"But to make this favourable to his views, Niebuhr must translate it thus:— ' Cover your person that I may announce to you the orders of the senate and of the people:' with the implication that these 'orders' were for Cincinnatus to become dictator. But neither the translation nor the implication are correct. No act ever emanating from the senate and people was ever called mandatum. The invariable custom of all writers is to employ the words senatus-consultus (consultum is meant), plebiscitum, lex. Moreover, both Pliny and Livy explain the nature of the orders announced to Cincinnatus: they were not that he should assume the office of dictator, but that he should hasten with all speed to Rome to collect the forces, and march to the deliverance of the army of Minucius, as the delay of a few hours might be fatal."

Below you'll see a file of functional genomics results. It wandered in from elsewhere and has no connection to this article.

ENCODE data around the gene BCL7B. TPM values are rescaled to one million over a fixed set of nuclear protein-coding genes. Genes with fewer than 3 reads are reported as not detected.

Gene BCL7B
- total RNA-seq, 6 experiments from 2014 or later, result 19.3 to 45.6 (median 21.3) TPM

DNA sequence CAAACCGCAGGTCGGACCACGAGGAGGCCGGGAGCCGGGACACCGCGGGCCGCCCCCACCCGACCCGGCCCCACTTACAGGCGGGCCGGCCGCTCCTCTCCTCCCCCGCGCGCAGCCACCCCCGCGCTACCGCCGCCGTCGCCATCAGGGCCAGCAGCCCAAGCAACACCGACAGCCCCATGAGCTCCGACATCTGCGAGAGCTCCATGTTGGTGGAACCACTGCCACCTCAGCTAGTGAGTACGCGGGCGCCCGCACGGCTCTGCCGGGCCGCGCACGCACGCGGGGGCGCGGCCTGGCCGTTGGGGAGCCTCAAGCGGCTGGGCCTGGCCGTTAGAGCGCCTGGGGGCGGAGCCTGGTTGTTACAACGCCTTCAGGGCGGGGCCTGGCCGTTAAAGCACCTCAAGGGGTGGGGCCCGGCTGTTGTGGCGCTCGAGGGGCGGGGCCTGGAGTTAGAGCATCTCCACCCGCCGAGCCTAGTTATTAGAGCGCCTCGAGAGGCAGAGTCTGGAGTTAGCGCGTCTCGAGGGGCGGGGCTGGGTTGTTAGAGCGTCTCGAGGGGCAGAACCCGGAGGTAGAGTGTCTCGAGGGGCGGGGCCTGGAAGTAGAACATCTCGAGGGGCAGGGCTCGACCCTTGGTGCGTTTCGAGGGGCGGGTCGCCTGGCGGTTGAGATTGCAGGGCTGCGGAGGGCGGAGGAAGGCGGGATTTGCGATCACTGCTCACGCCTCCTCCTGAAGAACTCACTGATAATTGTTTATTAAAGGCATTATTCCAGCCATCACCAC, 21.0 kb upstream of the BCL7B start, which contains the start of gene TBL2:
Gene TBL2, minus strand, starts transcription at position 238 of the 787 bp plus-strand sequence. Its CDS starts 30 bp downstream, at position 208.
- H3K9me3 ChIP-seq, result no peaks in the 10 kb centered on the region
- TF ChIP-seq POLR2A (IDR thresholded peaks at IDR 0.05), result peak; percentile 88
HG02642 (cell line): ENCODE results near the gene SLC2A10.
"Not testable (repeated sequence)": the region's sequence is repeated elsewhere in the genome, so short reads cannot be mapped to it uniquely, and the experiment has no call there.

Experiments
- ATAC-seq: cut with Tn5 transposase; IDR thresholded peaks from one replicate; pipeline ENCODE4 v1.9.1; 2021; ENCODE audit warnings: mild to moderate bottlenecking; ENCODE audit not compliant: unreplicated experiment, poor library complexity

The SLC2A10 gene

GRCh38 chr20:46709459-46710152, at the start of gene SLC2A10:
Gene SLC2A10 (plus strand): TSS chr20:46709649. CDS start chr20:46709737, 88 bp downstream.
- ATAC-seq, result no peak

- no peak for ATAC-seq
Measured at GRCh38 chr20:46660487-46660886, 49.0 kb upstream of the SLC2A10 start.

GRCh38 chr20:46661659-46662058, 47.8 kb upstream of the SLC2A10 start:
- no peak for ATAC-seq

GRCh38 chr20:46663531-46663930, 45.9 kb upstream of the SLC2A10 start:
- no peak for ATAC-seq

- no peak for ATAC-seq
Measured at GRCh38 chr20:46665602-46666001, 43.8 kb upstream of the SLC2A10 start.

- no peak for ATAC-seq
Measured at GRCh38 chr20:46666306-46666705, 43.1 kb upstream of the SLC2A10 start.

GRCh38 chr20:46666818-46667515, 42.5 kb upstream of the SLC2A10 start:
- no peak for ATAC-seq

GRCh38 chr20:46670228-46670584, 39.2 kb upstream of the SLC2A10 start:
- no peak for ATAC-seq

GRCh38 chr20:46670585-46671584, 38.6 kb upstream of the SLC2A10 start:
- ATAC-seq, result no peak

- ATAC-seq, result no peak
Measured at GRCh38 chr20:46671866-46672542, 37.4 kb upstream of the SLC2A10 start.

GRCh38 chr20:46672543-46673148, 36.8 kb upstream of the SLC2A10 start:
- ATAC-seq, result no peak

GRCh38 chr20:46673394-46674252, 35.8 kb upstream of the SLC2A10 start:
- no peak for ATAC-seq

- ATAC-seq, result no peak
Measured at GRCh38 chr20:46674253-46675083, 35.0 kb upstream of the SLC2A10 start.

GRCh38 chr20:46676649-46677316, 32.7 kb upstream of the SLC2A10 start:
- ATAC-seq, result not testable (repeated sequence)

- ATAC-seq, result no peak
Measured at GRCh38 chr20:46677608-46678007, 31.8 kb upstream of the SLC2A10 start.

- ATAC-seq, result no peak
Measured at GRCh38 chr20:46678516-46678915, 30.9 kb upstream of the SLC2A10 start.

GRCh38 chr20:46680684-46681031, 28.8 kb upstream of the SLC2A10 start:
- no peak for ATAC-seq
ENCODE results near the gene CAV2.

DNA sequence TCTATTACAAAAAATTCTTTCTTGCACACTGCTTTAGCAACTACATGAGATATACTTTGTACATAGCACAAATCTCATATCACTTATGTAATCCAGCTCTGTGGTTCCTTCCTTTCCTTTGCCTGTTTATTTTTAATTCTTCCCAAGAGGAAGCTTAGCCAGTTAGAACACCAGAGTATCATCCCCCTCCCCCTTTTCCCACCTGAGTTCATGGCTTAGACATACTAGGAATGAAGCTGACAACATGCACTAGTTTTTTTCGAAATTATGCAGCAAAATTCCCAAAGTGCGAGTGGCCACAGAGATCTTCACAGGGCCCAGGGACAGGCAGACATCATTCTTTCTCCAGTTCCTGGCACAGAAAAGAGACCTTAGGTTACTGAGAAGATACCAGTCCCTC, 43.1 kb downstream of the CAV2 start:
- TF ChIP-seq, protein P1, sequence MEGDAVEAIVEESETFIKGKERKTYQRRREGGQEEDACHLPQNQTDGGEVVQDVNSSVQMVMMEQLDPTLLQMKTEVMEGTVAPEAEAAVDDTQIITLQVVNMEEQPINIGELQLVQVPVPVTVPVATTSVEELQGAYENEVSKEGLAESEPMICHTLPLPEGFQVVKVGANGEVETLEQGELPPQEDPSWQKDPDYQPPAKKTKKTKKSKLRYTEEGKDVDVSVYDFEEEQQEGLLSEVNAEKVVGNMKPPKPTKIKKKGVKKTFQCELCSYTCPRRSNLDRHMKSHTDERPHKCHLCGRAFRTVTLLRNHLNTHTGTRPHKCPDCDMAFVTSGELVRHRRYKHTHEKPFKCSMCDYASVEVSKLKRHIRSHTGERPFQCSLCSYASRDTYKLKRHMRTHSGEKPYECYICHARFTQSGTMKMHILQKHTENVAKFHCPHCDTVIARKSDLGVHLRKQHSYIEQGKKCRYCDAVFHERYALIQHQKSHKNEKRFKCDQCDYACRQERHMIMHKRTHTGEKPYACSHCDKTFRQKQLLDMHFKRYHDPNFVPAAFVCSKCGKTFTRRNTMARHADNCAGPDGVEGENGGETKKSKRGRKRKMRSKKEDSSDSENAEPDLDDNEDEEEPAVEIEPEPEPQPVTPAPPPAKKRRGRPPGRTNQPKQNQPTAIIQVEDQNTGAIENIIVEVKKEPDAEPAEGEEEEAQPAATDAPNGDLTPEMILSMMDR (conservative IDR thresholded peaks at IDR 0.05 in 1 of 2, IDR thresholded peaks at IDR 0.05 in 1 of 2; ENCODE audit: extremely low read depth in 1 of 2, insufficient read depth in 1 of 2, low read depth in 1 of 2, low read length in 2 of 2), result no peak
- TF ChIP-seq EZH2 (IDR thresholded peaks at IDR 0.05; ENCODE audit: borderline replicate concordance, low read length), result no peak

After these confident assertions what was our amazement, in referring to Pliny, to find the contrary directly stated! The whole passage is as follows: "Aranti quatuor sua jugera in Vaticano, quae Prata Quinctia appellantur, Cincinnato viator attulit dktaturam, et quidem, ut traditur, nudo, plenoque pulveris etiamnum ore. Cui viator, Vela corpus, inquit, ut proferam senatus populique Romani mandata." Livy also says (iii. 26) "Qua (toga) simul, absterso pulvere ac sudore, velatus processit, dictatorem eum fogati gratulantes consalutant: in urbem vocant: qui terror sit in exercitu, exponunt." Upon turning to M. Poirson's pamphlet (p. 19) we find this passage of Livy quoted in the following way: "Legati in urbem vocant: qui terror sit in exercitu exponunt:" thus omitting the very words which would refute his assertion. And Livy is mutilated in this fashion by a writer who has the effrontery to charge another with the same crime! We had formerly thought it possible that M. Poirson might have misunderstood Niebuhr, but after this clear case of dishonesty, we fear that he must have wilfully misrepresented him. We may indeed adopt M. Poirson's own words: "En verite" c'est t.rop compter sur la negligence des lecteurs a consulter les originaux, a verifier les textes pour faire dire aux auteurs anciens l'oppose" de ce qu'ils disent en effet." The Reviewer's remarks about the meaning of mcmdatv/m are scarcely worthy of notice. The word is frequently used in the general sense of a command from a superior to an inferior, and may therefore be applied to the commands of the senate or populus. Thus Cicero (Philipp. viii. 8) asks, "An ego ab eo mandata acciperem, qui senatus mandata contemneret?"